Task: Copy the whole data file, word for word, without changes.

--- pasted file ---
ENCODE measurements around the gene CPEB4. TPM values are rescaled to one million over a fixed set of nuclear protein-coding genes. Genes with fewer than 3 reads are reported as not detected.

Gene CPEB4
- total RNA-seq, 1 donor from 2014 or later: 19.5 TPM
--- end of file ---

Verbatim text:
ENCODE measurements around the gene CPEB4. TPM values are rescaled to one million over a fixed set of nuclear protein-coding genes. Genes with fewer than 3 reads are reported as not detected.

Gene CPEB4
- total RNA-seq, 1 donor from 2014 or later: 19.5 TPM